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PROFITEERING VERSUS PROPHECY
Professor Wanda Deifelt told the Assembly: "Sometimes profits are much more valued in our churches than prophets are and the co-operative spirit among us has given place to competition. For this as a Church we should repent."
Stressing that "sin by omission" is similar to pretending that cleanliness is purity of heart, shesaid: "Let us dare to be prophetic, to get dirt on our hands, the dirt of the slums, of the poor, of the children who sleep on the streets... of small farmers who have lost their land, let us get dirt on our hands by reaching out and holding the hand of the other, the one who challenges our truths and our certainties."
Professor Deifelt was one of three leading Christian scholars who urged the Christian community to maintain a clear focus on its ideals to be effective in addressing pressing world issues. Her concerns were echoed by Archbishop Anastasios of Tirana and All Albania, who said: "Various complexes push us to a conventional behaviour, to arrogance, hypocrisy, multi-formed, self-centred expectation".
Archbishop Anastasios, of the Greek Orthodox Church, said there was a tendency in the ecumenical movement to address many issues while forgetting that the power of Christians "does not come from our own projects and decisions but is found in how God acts in us through his Church". Without absolute obedience to the will of God, "without readiness for sacrifice, without purity of heart, without unselfishness and courageous love, the particularity of Christians is lost".
The third speaker, Dr Kosuke Koyama, whose books include "Waterbuffalo Theology", underlined that one could not love a neighbour if one was not open to being loved. He noted that while God spoke all languages, no human being could speak an isolated language and maintain an exclusive self-identity. "All peoples are webbed. The Church is in the world. There are no two words of God; one for the Church and another for the world."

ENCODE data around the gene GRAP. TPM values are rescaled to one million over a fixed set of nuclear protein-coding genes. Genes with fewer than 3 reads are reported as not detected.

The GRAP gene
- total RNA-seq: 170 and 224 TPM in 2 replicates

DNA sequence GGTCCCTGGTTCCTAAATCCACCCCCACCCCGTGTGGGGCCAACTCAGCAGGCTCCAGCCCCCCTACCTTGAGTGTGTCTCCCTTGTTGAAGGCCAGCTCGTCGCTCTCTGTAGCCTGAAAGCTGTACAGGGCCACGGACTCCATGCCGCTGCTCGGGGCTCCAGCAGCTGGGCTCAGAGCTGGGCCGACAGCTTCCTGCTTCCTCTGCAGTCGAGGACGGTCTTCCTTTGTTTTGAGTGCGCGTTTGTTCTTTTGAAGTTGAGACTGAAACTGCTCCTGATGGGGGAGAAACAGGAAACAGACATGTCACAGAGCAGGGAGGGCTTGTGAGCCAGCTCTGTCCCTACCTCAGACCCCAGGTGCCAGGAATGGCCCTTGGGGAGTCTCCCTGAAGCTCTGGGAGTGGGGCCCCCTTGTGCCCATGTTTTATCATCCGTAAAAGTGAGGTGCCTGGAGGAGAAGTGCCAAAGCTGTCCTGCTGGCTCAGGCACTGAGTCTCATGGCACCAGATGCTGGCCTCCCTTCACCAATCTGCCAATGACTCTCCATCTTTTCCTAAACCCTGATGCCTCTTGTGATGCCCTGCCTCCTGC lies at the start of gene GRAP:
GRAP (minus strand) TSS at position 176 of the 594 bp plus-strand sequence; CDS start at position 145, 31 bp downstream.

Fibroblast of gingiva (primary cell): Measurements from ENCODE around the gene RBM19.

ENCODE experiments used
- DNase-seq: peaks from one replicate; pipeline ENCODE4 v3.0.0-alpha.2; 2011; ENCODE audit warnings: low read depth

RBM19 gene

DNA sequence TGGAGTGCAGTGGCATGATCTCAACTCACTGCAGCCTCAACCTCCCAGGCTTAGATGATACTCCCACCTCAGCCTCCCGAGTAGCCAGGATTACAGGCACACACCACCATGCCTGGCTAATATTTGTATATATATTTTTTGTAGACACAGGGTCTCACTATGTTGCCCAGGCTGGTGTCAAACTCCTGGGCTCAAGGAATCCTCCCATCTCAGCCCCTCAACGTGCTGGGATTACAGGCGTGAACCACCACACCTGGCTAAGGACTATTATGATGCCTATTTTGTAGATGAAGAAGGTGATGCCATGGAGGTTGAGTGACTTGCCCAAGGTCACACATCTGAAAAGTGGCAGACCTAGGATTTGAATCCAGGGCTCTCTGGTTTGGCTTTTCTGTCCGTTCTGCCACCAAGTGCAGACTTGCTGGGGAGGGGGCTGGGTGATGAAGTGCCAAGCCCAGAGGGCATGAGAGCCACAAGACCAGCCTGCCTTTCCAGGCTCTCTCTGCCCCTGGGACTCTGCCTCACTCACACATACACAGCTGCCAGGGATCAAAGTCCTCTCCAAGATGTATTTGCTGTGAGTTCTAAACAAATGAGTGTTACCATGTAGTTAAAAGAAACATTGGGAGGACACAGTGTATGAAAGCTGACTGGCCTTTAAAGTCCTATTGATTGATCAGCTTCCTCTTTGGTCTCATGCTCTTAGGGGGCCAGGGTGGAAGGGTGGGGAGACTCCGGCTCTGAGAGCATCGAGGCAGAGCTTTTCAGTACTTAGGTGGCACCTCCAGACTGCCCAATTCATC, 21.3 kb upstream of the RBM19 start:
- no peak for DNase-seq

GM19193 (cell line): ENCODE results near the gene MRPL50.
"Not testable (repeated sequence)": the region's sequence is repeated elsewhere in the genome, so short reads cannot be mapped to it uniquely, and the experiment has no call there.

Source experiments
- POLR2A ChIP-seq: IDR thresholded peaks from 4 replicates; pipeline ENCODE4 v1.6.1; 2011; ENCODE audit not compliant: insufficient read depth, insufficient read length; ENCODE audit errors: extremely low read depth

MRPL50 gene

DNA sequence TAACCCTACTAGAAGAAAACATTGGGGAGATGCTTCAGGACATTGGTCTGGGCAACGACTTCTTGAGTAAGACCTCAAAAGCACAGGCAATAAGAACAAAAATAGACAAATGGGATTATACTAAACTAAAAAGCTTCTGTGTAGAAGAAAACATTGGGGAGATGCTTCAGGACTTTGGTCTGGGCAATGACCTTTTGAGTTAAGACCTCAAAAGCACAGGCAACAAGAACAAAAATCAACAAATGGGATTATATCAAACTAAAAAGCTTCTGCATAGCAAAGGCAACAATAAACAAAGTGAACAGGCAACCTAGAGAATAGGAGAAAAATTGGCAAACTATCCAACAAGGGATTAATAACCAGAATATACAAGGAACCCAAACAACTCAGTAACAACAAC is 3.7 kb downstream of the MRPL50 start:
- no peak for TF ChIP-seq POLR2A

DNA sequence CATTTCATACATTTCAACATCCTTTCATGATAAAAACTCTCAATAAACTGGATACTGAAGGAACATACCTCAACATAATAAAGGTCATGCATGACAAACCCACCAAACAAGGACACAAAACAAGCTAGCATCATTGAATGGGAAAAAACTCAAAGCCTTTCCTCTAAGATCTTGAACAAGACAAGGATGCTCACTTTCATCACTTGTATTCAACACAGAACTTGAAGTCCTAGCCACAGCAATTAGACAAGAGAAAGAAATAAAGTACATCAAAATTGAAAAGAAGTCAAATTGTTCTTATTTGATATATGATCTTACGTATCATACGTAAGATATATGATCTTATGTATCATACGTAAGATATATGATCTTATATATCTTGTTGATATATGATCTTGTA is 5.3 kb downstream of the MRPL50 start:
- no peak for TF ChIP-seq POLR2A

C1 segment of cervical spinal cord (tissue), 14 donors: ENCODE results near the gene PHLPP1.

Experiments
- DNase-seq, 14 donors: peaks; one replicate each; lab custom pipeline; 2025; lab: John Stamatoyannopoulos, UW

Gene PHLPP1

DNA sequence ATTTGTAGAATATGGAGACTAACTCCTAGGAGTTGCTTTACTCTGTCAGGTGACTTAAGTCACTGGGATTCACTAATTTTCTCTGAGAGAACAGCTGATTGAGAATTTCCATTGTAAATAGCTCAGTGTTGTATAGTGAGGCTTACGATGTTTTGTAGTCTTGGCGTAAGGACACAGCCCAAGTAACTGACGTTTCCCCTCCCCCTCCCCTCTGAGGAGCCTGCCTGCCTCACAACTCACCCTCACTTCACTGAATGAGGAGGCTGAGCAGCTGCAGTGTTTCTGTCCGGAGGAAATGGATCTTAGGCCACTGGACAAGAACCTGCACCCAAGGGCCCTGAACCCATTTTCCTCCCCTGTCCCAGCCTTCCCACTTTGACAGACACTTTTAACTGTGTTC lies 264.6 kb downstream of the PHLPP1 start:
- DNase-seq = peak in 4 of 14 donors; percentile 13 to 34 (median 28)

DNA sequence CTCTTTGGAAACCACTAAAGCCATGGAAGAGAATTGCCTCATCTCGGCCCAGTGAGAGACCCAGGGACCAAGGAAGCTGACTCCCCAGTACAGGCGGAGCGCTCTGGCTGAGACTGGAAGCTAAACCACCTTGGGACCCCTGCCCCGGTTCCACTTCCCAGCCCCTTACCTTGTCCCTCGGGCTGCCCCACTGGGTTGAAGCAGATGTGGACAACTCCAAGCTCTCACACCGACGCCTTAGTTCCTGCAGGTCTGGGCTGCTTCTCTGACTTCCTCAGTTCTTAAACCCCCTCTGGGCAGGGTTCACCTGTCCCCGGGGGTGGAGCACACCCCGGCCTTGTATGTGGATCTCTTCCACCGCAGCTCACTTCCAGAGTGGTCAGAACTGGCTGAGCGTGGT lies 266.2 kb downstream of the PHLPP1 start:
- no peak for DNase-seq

The three presenters were addressing a plenary on the Assembly theme "Turn to God, Rejoice in Hope". The archbishop talked about "anamnesis' (remembrance), while Professor Deifelt discussed "metanoia' (conversion) and Dr Kayoma made a presentation on the topic "Rejoice in Hope". Afterwards participants in the Assembly met in groups for sharing and reflection.
At a press conference afterwards, the speakers were asked if the issue of sexual orientation threatened to divide ecumenism. Professor Deifelt, a member of the Evangelical Church of Lutheran Confession in Brazil, said that all human beings were equal before God and should be treated with equal dignity. "All human beings reflect the divine image, independent of class, race, caste, gender, age or sexual preference," she said. "If we look into each other's eyes, we can catch a glimpse of the divine. When human relationship is broken, we can no longer face each other, look into another person's eyes. Either we look from above, in a position of power, or we look from below, as we experience powerlessness."
Archbishop Anastasios summed up the issue of homosexuality by saying: "Everybody has a place in the Church. People who are not sinners have no place in the Church. We speak about many issues while forgetting the essential element of our identity: living the anamnesis in the certainty that our power does not come from our own projects and decisions, but is found in how God acts in us through His Church."
Contact: John Newbury, WCC Press & Information Officer
The World Council of Churches is a fellowship of churches, now 332, in more than 100 countries in all continents from virtually all Christian traditions. The Roman Catholic Church is not a member church but works cooperatively with the WCC. The highest governing body is the Assembly, which meets approximately every seven years. The WCC was formally inaugurated in 1948 in Amsterdam, Netherlands. Its staff is headed by general secretary Konrad Raiser from the Evangelical Church in Germany.